In the haunting "Road Train," an American journalist hitches a ride on one of the gigantic trucks that haul things north across the Western Australian desert. He wants to write a story about these fabled giant trucks, the largest in the world, that travel at top speeds along gravel roads and can take more than a mile to stop. As always in these international stories, Green is quick but spectacular with landscape description: "The sky, unhindered by cloud or tree, had a brute quality, immense and distant. Refracted light scattered into fire-ridged spectra in the cab's windshield, revealing the sun for what it was a lonely fire raging immeasurably above." The Mason Group appears only as the owner of the trucking company, yet the need to move goods rapidly across the planet becomes the driving ethic of the story, radically changing even the naive journalist in ways he had never imagined possible.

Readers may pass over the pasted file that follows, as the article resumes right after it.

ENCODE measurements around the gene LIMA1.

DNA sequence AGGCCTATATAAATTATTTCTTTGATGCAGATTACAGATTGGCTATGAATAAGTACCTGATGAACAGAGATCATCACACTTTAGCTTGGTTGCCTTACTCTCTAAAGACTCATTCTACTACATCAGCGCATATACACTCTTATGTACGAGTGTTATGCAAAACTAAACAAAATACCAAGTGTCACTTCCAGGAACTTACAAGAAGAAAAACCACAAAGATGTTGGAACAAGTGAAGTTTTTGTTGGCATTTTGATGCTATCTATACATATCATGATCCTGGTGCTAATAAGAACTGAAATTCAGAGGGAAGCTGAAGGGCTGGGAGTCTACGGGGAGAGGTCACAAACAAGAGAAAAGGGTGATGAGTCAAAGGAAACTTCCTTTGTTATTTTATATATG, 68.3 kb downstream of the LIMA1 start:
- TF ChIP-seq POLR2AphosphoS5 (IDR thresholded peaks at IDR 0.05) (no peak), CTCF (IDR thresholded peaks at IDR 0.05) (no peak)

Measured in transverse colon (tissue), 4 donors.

In the last story of New World Order, "Almost Home," the protagonist a journalist returning after five years of work in Asia is seated on the long trans-Pacific flight beside a loud, overweight man who sells refrigerator parts. She clearly detests him, and finally tells him so. Oddly enough, this doesn't seem to bother him in the least. In the end, after they have landed in Los Angeles, "she wondered whatever in this strange world could possibly make her feel close to a man like that." But the story takes place on August 10, 2001, a month and a day before she would have her answer. And before the New World Order, if it existed at all, collapses under the weight of its own illusions. Derek Green has given us an exquisite look at a moment and an attitude that disappeared those seven years ago yet still seems to color a good deal of our national self-image.
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